A real-life space oddity: After a ground-breaking space flight, a NASA astronaut no longer shares the same genes as his identical twin brother.
The astronaut, Scott Kelly, spent a year aboard the International Space Station while his identical twin, Mark, remained on Earth. Now, NASA reports that the space mission had what appears to be a permanent, gene-altering impact on Scott Kelly.
"Mark and Scott Kelly are still identical twins; Scott's DNA did not fundamentally change," wrote NASA news chief Kelly Humphries in an email. "What researchers did observe are changes in gene expression, which is how your body reacts to your environment."
Scott Kelly spent 340 consecutive days in space from September 2015 to March 2016. When he returned to earth, NASA studied him in comparison to Mark and found that 7 percent of his genes had not returned to normal. Researchers don't know how long these changes will last.
"They may all return to normal after one or two years, or five years. We simply do not know," said Christopher Mason of Weill Cornell Medicine and the author of a study about the changes.
NASA scientists call those mutations in Kelly's DNA "space genes" and attribute them to the stresses of space travel.
Space genes is a new term and is still being defined. Mason suspects that a 7 percent disruption in gene expression after being back on Earth is neither high nor low. It's also not something entirely unseen before.
"This is the first experiment of its kind," he said. "Nonetheless, this number likely is within the range for humans under stress, such as mountain climbing or scuba diving."
Genes that turn on and off can have an impact on how cells function. Mason's team uncovered numerous health changes in Scott Kelly, including cells deficient in oxygen and cells that showed damage to mitochondria, a cell's energy powerhouse.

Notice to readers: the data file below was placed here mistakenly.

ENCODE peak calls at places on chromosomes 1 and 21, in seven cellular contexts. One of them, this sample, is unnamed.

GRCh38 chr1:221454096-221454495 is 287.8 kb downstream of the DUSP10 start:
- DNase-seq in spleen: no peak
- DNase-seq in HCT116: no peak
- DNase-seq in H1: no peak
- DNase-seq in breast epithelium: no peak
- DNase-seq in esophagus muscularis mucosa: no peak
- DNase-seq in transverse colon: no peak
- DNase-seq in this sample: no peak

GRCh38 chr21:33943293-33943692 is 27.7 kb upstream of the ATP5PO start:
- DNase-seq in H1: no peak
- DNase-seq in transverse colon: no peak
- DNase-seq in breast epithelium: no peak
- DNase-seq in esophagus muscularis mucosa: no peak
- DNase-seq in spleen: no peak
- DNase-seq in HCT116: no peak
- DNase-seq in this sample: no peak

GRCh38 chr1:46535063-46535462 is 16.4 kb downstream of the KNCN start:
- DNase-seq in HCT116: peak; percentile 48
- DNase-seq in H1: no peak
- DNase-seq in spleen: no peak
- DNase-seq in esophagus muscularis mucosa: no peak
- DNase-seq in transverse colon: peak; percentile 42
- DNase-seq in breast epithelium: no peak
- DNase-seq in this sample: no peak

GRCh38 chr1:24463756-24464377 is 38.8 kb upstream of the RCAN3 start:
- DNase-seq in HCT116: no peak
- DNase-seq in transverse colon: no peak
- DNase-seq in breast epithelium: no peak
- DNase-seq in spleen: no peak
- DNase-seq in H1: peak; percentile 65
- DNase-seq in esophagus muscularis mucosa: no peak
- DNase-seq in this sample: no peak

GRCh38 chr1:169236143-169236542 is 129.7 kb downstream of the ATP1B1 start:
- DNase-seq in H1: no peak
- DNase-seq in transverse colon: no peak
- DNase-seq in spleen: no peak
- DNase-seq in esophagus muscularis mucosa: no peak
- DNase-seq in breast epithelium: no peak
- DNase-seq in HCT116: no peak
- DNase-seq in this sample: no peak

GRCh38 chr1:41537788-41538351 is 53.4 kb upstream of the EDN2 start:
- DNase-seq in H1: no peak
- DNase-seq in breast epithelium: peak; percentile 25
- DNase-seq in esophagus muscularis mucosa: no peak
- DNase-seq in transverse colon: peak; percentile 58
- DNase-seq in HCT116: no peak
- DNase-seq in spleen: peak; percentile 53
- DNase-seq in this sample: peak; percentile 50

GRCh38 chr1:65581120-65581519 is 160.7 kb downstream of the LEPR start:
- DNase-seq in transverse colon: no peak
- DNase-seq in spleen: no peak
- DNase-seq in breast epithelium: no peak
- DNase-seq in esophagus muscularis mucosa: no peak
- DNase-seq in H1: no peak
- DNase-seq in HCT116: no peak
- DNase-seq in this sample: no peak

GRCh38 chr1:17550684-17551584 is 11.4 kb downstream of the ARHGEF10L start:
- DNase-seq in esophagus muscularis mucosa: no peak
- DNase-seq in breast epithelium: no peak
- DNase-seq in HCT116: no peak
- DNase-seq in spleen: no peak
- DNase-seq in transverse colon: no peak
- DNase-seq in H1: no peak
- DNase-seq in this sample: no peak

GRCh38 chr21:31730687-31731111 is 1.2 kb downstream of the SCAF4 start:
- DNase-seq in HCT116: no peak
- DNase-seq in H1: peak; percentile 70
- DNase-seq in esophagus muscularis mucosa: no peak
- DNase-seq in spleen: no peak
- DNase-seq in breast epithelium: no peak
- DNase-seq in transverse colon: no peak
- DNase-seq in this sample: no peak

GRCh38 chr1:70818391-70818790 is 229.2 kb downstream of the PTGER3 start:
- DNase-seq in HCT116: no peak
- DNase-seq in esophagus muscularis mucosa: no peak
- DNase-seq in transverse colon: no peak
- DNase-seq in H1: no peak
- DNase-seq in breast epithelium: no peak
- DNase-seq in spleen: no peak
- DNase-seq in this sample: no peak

On the plus side, while he was in flight, Scott Kelly's telomeres lengthened. Telomeres, thought to be a marker of aging, typically shorten as we age. But once back on Earth, they returned to their previous length within 48 hours. The medical team believes many of these biological changes were caused by radiation and a calorie-restricted diet.
"This just shows how harsh the space environment really is on the body, and how important it is to do this research to prepare for upcoming, long-term space flights," said Dr. John Torres, an NBC medical correspondent.
The latest analysis looked at gene expression and found only a 7 percent change — this was an RNA change, not DNA. This change was minimal contrary to what many headlines are reporting and does not mean that the Kelly brothers are no longer identical twins.
Scott Kelly, who has spent more time in space than any other American astronaut, and Mark, who is also an astronaut, provide an unprecedented advantage to NASA doctors eager to learn how well humans can endure — in mind, body and spirit — long spaceflights.
In a series of ongoing studies, researchers from the National Space Biomedical Research Institute and NASA are comparing the Kelly twins with their (once) identical genetic code and their respective environments to spot changes in areas such as bone health, heart function, immune system and muscle weakness — all issues sure to affect a human's travel on a three-year mission to Mars.
NASA's Humphries teased that there's more revelations to come.
"We are at the beginning of our understanding of how space flight affects the molecular level of the human body," he wrote. "NASA and the other researchers collaborating on these studies expect to announce more comprehensive results on the twins studies this summer."